Hidden Gold: Internal Coloration in Plants
By Walt Bubelis
You think sun, you think yellow. You think sunflowers, you think yellow. So much yellow around us from road signs to advertising, and—there’s more yet! Hidden beneath bark or within roots, a number of plants are awash with golden colors too.
When I transplant or prune a barberry or a Mahonia (now termed Berberis), I’m struck by the beautiful yellow coloration of the roots and stems these plants have. The Oregon grapes and related species have wonderful, bright yellow blossoms, but that appears to be just a coincidence, as other plants with internal yellow might have white blossoms or very different floral structures, as in the case of Alaskan yellow cedar.
So what is the purpose, if any, behind this internal coloration? Does it affect edibility for humans and/or animals? For a plant to put energy into producing something that its immediate neighbors don’t have is often an indication of there being some value in warding off predators, such as insects and/or other herbivores. This topic begs to be researched as not much is written about it except from an herbalist’s or pharmaceutical perspective.
Many of these plants with interior yellow coloration have the compound berberine, an alkaloid that is associated with a variety of herbal and modern medicinal remedies or attributes. Depending upon which society has recorded their usages, you will find claims of effectiveness against various human fungal infections, parasites, and bacterial/viral infections. Newer and experimental research shows berberine as having varying effectiveness on the cardiovascular system and anti-inflammatory activities.
Berberine is strongly colored yellow, which has led to many plants with this compound being used for dyeing wool, leather and wood from ancient times onward. The yellow is typically within the roots or stems of plants containing this substance. When we see yellow in flowers or leaves, that’s xanthophyll, a pigment created within leaves and believed to aid in protecting chloroplasts (the green units in plant cells) from excess solar radiation. Xanthophyll is masked by the green-colored chlorophyll until autumn, or when a leaf is dying (senescing, from such causes as lack of light, excess water and/or drought). Yellow in flowers, however, is due to carotenoids, accessory pigments that aid photosynthesis in absorbing wavelengths not captured by chlorophyll.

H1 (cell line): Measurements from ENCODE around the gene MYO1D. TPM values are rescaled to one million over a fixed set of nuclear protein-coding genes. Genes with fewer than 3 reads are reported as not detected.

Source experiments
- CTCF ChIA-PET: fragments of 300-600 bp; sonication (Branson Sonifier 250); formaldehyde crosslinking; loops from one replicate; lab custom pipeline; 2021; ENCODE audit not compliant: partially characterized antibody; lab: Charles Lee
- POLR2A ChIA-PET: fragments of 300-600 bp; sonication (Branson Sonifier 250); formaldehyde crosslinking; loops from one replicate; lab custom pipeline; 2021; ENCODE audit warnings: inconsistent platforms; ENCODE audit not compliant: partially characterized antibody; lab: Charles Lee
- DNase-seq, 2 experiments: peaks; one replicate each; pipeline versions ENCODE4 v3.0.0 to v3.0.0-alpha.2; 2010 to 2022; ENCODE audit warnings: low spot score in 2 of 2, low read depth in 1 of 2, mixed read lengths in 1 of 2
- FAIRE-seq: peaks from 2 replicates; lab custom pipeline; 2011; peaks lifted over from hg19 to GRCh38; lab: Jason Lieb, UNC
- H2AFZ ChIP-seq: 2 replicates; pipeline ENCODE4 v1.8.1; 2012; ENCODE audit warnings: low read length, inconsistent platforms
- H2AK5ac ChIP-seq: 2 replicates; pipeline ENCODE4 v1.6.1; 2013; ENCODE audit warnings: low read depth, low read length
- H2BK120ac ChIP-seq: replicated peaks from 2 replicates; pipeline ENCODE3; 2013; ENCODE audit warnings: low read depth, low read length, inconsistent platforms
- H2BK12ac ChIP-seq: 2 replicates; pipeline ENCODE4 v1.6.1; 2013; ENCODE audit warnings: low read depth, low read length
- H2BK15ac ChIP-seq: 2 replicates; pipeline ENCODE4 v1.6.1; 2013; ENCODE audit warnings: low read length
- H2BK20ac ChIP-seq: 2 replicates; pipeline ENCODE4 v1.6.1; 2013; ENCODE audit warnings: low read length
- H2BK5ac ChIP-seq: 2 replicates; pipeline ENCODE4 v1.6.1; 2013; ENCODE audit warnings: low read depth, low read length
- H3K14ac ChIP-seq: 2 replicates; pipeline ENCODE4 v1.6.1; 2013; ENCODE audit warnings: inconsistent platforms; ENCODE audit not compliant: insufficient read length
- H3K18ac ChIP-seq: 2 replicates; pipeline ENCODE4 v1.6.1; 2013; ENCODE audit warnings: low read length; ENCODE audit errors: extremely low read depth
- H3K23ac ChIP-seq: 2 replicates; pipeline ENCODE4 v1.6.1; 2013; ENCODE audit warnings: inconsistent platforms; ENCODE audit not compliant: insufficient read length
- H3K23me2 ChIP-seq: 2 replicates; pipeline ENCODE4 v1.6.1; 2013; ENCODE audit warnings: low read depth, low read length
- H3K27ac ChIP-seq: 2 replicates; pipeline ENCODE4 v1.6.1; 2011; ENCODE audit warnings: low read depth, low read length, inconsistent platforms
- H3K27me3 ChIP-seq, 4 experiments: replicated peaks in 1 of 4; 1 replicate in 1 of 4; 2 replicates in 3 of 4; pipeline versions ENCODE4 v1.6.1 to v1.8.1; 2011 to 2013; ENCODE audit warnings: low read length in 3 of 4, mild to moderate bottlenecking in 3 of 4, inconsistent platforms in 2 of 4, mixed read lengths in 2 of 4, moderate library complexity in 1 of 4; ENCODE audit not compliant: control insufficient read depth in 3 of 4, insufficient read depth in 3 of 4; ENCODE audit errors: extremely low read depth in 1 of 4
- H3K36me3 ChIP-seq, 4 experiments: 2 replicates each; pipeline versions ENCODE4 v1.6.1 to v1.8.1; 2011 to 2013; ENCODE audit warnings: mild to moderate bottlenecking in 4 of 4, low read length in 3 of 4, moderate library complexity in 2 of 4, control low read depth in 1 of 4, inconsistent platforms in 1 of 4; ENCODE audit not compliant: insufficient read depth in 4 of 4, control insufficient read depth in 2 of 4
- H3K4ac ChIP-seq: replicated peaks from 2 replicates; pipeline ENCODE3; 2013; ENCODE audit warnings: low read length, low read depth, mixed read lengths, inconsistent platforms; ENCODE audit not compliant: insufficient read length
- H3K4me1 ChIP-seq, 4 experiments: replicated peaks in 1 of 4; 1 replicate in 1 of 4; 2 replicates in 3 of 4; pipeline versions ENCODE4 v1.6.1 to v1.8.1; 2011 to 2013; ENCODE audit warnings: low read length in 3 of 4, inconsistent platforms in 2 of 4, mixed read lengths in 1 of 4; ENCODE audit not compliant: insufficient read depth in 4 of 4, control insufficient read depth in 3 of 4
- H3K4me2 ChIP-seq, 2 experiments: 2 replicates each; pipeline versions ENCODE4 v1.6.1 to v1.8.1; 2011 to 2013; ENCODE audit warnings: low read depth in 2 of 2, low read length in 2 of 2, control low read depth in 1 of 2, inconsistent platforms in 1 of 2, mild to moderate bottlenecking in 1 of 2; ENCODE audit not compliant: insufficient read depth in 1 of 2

The yellow-tinged bark of Berberis is due to this alkaloid, berberine. Some people suffering from diarrhea associated with Crohn’s disease have sought relief from Berberis extracts, for instance. Barberries and Oregon grapes have long been noted for their edible fruits. Although the “grapes” of Berberis are not sweet, I’ve had Oregon grape wine—it’s like a fine Reisling—and have been served sides of red barberry fruits/seeds in Persian restaurants to sprinkle over chicken and/or lamb. Filled with Vitamin C as it is, berberine adds to the meal’s healthfulness.
Another source of berberine is goldenseal (Hydrastis canadensis), which is touted as a homeopathic remedy ranging in suggested uses from a topical antimicrobial to a digestive aid, and as a boost to the medicinal effects of other herbs. Native to the northeastern United States and adjacent areas of southeastern Canada, it has been overharvested to such an extent that it is rare in many former locales and is listed as an endangered species. This woodland perennial, of the buttercup family Ranunculaceae, features a yellow bumpy rhizome. Other common names include orange root, yellow root, yellow puccoon, ground raspberry, and jaundice root. It’s quite a plant for the ornamental garden, rising to 12 inches, with two large palmate leaves, each with five to seven deep lobes. The single, small inflorescence rising above the foliage eventually bears a single raspberry-like reddish fruit.
Of much greater beauty is its close Asiatic relative, Glaucidium palmatum, the Japanese wood poppy. This Japanese plant bears an exquisite, large, deep-pink to purple flower (composed of four sepals) barely rising above the large, serrated, palmate leaves. A white-flowered form is also to be found, and both are about 20 inches in height. As a woodland plant, it blooms about the same time as Trillium and Erythronium (trout lilies). Glaucidium is said to have similar herbal attributes as goldenseal.
Berberine is also to be found in the foliage of the Amur cork tree (Phellodendron amurense), a member of the Rutaceae (citrus family). This deciduous, large, pinnate-leaved tree is native to northern China, Manchuria, Korea and Japan. Not surprisingly, it is used in Chinese traditional medicine for a number of treatments. Winter interest is highlighted by an often-twisted trunk with deeply furrowed bark, which seemed similar enough to that of the cork oak to give it its common name. Clusters of pea-sized black fruits (drupes) will be found only on female trees, as this species is dioecious (that is, the male and female reproductive organs are borne on separate plants). Fairly pest free, it’s a small tree up to 40 feet in height, is very hardy and displays a yellow fall color if sited in a sunny location.
A member of the mulberry family (Moraceae) with a golden interior is the interesting tree Maclura pomifera, or Osage orange. I first learned of it while tending the garden of an art professor who took his family on an extended summer road trip during my junior year at Wabash College in central Indiana. I was to use a riding mower on all the lawn except under the two large Osage orange trees, where I was told to use a push mower and to wear heavy- soled boots. One needed only to see myriads of rather large, vicious spines that fell from the branches above to see why.